Table of Contents

 

Also refer to the “Table grapes”, "Berries and exotic fruit" and “Fruit” chapters

 

1. Overview

Deciduous fruit is comprised of pome fruit and stone fruit.

  • Pome fruit: apples, pears
  • Stone fruit: peaches, nectarines, plums, apricots

Also included in the deciduous fruit category are grapes (see separate chapter), quinces, cherries, Persimmons, pomegranates (see the “Berries and exotic fruit" chapter) and figs.

 

2. International business environment

Top apple exporting countries: China (15%), Italy 12%, Poland 11%, USA 10%, Chile 8%, SA and France 6%. World’s total fresh apples exports amounts to 8.8 million tonnes (ITC, 2018).

The Bureau for Food and Agricultural Policy (BFAP) Baseline looks at the performance of apples, pears, peaches and nectarines, plums, and apricots on the global market. Find the latest document at www.bfap.co.za.

See also:

  • World Apple and Pear Associationwww.wapa-association.org. Find the list of members for global contacts in deciduous fruit.
  • GOOD FRUIT GROWER – an international fruit magazine. Read about it at www.goodfruit.com.

 

3. Local business environment

Deciduous fruit is grown mainly in the Western Cape and in the Langkloof Valley of the Eastern Cape. Smaller production areas are found elsewhere in the country but mainly along the Orange River and in the Free State, Mpumalanga and Gauteng.

Pome fruit

  • The South African pome fruit industry supplied approximately 16.9% of total Southern Hemisphere apple production and 33.3% of total Southern Hemisphere pear production in 2017.
  • Exports currently constitute 44% of domestic apple production, with domestic fresh and processing accounting for 23% and 33% respectively. Pear production is even more export orientated, with exports accounting for 49% of production, whilst the domestic fresh market and processing components constitute 11% and 40% respectively. The domestic fresh and processing market segments are vital in accommodating volumes of suboptimal quality fruit following adverse weather conditions.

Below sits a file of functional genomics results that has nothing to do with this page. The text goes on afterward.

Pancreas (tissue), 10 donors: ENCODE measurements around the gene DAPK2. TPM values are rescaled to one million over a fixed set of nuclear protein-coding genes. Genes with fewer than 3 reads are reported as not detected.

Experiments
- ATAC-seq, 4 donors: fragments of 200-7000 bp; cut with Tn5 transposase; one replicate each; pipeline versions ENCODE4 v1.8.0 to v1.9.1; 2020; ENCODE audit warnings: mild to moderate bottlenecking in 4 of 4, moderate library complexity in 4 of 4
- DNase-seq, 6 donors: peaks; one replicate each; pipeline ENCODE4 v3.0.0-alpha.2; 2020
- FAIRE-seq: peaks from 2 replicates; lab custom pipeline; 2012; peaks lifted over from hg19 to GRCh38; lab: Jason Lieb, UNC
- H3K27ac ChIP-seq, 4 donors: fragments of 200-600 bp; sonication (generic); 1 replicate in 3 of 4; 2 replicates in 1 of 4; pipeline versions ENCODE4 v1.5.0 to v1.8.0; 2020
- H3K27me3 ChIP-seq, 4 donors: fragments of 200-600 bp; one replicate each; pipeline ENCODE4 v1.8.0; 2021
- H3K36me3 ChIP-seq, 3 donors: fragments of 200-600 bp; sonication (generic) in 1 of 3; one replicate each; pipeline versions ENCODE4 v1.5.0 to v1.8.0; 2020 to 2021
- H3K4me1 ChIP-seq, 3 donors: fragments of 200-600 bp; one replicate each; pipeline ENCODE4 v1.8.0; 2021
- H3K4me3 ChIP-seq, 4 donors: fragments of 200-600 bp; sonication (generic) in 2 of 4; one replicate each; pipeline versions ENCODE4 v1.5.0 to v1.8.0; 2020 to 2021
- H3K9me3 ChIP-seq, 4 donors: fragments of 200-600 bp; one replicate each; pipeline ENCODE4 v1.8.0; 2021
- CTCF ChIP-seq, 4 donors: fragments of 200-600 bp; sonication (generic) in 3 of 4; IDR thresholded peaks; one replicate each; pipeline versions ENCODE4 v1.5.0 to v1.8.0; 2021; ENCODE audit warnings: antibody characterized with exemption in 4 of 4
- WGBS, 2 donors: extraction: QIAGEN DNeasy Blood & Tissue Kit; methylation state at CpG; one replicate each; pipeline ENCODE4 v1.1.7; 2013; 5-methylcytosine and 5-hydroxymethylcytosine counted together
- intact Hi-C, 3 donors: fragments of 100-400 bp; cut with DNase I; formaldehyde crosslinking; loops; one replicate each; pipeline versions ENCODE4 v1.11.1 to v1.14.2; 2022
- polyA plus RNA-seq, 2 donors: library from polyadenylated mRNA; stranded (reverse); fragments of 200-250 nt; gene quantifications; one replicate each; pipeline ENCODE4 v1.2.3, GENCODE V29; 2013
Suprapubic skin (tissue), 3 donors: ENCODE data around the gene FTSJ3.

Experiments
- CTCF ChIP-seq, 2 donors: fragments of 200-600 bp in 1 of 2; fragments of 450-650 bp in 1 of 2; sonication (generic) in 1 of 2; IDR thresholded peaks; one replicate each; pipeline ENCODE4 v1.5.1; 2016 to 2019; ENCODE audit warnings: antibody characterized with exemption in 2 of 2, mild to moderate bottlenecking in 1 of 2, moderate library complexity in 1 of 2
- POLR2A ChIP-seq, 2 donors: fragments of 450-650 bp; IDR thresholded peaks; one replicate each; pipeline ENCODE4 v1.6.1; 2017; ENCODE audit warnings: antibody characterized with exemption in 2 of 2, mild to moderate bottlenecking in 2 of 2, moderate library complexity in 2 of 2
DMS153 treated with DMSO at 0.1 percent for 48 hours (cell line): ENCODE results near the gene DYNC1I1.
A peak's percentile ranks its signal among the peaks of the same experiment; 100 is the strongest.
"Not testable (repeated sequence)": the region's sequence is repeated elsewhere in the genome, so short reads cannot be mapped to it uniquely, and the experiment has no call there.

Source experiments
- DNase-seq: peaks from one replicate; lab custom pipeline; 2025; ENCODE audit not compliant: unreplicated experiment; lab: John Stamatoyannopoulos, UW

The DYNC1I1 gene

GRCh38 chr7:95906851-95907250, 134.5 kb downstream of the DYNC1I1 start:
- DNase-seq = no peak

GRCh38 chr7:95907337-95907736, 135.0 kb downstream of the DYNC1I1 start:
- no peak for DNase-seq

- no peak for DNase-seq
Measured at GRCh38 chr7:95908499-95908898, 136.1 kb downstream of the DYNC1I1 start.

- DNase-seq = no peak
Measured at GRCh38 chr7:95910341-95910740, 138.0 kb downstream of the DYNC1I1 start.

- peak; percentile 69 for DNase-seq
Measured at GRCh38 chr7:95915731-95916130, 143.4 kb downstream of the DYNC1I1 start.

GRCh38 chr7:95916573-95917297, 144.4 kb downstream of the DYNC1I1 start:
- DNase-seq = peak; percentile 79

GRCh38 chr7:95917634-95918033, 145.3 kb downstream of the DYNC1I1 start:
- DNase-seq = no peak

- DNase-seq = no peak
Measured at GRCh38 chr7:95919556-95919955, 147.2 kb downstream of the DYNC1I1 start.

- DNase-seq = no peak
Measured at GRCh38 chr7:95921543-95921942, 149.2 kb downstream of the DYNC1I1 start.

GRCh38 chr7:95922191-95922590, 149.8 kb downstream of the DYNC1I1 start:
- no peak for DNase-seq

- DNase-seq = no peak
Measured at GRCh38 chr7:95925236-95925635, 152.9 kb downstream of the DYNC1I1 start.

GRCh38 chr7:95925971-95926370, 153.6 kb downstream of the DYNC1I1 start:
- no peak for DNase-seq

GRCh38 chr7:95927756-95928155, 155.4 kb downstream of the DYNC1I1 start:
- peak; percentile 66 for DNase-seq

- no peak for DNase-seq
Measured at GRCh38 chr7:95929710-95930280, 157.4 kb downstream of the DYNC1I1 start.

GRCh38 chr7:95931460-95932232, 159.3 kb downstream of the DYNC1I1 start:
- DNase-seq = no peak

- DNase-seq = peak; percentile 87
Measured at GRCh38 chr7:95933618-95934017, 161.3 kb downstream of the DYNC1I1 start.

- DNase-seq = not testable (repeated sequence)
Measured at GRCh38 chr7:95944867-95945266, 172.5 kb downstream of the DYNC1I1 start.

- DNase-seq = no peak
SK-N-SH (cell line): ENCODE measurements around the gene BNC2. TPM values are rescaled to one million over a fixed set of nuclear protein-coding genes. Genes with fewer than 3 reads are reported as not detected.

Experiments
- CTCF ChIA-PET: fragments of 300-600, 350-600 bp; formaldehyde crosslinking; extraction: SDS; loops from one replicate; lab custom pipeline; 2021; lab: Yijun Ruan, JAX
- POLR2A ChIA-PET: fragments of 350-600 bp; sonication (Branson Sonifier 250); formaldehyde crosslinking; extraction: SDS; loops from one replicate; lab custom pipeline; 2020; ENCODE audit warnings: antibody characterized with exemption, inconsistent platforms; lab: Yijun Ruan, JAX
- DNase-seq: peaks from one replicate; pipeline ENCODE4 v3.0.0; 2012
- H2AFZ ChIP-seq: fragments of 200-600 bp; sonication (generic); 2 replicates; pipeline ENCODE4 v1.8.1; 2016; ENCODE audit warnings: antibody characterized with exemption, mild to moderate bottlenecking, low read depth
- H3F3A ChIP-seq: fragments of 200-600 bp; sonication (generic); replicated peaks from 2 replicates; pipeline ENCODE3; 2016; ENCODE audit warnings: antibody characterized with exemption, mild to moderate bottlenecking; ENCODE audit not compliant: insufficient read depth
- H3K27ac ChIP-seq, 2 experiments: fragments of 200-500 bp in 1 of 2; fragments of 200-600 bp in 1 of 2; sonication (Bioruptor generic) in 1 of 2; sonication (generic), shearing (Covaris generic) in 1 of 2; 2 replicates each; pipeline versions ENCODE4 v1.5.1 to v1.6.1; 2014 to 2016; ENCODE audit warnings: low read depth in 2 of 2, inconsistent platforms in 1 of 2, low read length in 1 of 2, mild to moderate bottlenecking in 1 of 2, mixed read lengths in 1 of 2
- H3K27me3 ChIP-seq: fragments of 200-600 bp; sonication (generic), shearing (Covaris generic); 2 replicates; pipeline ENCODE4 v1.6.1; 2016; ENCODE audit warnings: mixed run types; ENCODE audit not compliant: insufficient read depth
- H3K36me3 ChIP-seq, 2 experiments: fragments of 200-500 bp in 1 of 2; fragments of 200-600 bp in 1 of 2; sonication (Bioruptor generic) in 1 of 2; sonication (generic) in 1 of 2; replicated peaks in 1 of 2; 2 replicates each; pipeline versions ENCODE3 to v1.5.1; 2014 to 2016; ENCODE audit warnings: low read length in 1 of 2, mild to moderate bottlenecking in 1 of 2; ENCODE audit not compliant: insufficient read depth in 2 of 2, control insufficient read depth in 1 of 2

Source: Bureau for Food and Agricultural Policy (BFAP) Baseline 2018-2027

Stone fruit

  • Within the global stone fruit market, South Africa provides roughly 9.37% of total plum exports, 0.77% of peaches and nectarine exports, and 1.24% of apricot volumes traded internationally (ITC, 2018).
  • In the Southern Hemisphere, South Africa is responsible for exporting 36.87% (66 765 tonnes) of plums, 14.17% (17 105 tonnes) of peaches and nectarines, and 62.38% (4 126 tonnes) of apricots.
  • Regarding export, South Africa trails behind Chile, the most prominent competitor of the South African stone fruit industry.
  • Contrary to peaches, nectarines and apricots, significant investment occurred in plum production, with the area expanding by 31% over the past 10 years.
  • The lion’s share of stone fruit export volumes will continue to be attributed to the plum industry, which is projected to reach a level of almost 62 thousand tonnes by 2027.
Source: Bureau for Food and Agricultural Policy (BFAP) Baseline 2018-2027

Technical efficiency (like irrigation scheduling, orchard design, etc.) and strategic planning are important to keep farms going. Included in trends and drivers of change to be accommodated are:

  • South Africa is a water stressed country and there is a need to make optimal use of water and for efficiency in irrigation systems. Choice of cultivar when replacing orchards – even choice of enterprise – increasingly important.
  • Keeping an eye on the ratio between the cost of labour and capital (using mechanical equipment like mechanical platforms can help here).
  • The exchange rate plays a vital role in the profitability of farming
  • National and international food safety and environmental legislation and regulations, local and international standards like GLOBALG.A.P. all need to be adhered to.
  • It is important to improve the quality of human capital (education and training of farm workers)
  • The political context (land reform policy, BBBEE)
Source: adapted from previous BFAP Baseline Agricultural Outlooks